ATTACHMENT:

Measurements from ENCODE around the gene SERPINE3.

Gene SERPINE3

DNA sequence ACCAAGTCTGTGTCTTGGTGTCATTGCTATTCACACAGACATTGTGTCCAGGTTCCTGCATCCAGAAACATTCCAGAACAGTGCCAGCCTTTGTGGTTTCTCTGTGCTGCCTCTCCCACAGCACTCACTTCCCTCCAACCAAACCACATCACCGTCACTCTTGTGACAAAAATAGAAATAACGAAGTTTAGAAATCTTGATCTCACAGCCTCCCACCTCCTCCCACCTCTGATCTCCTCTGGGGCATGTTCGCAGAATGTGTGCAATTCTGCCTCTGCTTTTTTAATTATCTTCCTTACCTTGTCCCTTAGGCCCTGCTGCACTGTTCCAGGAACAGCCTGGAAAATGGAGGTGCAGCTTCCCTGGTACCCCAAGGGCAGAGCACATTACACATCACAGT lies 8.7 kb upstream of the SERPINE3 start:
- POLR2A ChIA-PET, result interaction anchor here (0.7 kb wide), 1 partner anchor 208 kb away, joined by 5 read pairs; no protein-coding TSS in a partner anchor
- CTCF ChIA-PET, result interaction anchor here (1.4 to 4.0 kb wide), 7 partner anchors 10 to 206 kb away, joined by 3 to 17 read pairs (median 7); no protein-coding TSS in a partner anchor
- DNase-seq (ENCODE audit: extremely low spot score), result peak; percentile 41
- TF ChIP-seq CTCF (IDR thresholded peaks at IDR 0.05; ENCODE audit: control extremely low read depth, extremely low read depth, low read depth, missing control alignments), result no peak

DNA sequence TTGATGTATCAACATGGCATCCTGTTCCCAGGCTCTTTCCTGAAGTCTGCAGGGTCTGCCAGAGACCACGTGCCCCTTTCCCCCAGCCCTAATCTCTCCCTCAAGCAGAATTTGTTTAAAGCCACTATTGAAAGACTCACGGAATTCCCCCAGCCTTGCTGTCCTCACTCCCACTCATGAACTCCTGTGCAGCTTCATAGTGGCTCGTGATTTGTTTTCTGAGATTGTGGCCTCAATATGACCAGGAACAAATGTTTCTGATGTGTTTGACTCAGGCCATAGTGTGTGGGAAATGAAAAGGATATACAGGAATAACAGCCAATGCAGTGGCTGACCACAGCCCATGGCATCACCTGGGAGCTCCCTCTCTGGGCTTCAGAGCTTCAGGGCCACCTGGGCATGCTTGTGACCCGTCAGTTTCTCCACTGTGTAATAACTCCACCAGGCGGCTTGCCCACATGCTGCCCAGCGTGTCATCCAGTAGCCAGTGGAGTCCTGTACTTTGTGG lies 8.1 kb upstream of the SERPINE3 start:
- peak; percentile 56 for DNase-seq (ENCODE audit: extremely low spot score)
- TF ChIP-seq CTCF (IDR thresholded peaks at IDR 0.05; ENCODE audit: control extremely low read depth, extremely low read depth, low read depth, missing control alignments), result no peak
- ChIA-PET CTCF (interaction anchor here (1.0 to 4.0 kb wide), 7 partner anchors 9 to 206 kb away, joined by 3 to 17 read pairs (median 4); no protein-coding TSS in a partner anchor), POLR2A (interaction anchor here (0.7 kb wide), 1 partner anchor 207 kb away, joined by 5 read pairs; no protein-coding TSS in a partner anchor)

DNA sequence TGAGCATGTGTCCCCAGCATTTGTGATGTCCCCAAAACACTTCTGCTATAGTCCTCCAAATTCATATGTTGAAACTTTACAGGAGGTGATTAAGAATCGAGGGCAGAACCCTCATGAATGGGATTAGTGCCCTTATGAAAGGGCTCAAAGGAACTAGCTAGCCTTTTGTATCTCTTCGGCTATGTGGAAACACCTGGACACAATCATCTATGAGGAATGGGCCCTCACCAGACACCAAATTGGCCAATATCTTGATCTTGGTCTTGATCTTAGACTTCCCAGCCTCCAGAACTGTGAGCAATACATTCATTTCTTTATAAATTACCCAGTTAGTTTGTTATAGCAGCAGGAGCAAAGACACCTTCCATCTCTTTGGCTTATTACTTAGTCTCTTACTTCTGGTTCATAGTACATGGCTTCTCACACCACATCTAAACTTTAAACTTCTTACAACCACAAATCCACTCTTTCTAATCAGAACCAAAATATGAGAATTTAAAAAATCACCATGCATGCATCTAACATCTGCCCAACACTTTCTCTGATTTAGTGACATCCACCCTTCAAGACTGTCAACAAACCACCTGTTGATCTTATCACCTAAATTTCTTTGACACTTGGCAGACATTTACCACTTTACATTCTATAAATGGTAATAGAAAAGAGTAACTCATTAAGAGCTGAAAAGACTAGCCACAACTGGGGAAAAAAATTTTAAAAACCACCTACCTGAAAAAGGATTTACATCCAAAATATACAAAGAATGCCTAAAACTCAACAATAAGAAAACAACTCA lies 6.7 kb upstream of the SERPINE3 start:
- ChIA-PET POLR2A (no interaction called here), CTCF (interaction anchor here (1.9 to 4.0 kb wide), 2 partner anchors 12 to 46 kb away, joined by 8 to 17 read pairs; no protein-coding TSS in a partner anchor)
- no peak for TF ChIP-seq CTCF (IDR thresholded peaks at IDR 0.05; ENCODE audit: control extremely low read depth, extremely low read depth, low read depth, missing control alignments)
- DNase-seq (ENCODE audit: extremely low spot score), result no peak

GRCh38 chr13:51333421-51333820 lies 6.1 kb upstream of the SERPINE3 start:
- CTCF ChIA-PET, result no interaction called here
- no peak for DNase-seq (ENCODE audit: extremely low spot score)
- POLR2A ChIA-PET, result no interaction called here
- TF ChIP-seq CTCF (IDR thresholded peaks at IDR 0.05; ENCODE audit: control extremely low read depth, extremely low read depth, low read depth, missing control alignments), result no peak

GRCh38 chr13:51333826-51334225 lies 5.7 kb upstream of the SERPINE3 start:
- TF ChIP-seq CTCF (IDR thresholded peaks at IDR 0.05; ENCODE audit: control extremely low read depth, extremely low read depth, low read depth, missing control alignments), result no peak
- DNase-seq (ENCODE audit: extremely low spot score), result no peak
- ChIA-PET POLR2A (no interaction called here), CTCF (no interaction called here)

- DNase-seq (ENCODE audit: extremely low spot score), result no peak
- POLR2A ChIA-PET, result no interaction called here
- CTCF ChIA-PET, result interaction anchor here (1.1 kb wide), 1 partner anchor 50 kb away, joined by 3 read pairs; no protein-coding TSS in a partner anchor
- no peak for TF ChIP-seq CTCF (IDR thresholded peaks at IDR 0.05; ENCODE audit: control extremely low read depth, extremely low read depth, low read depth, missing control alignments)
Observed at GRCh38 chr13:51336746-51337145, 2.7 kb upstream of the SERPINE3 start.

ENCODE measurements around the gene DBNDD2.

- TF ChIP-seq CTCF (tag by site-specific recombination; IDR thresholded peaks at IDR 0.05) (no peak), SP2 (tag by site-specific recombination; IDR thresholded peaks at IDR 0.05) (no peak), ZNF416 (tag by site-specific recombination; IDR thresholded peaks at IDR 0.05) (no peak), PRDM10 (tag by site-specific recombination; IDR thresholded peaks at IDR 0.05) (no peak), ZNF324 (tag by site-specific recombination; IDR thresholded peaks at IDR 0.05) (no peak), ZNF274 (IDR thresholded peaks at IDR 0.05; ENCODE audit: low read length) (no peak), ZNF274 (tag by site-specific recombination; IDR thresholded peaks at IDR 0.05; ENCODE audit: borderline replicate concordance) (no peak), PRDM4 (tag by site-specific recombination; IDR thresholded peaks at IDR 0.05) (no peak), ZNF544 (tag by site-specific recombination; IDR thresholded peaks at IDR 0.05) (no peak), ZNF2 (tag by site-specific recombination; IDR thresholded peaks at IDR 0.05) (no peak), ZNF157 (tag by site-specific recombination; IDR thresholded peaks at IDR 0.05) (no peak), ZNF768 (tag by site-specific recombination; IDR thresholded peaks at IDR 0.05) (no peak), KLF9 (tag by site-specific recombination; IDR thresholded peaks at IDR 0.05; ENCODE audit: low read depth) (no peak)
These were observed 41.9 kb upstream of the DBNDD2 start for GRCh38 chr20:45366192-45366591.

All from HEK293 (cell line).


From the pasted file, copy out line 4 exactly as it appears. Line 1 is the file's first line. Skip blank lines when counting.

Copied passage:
- POLR2A ChIA-PET, result interaction anchor here (0.7 kb wide), 1 partner anchor 208 kb away, joined by 5 read pairs; no protein-coding TSS in a partner anchor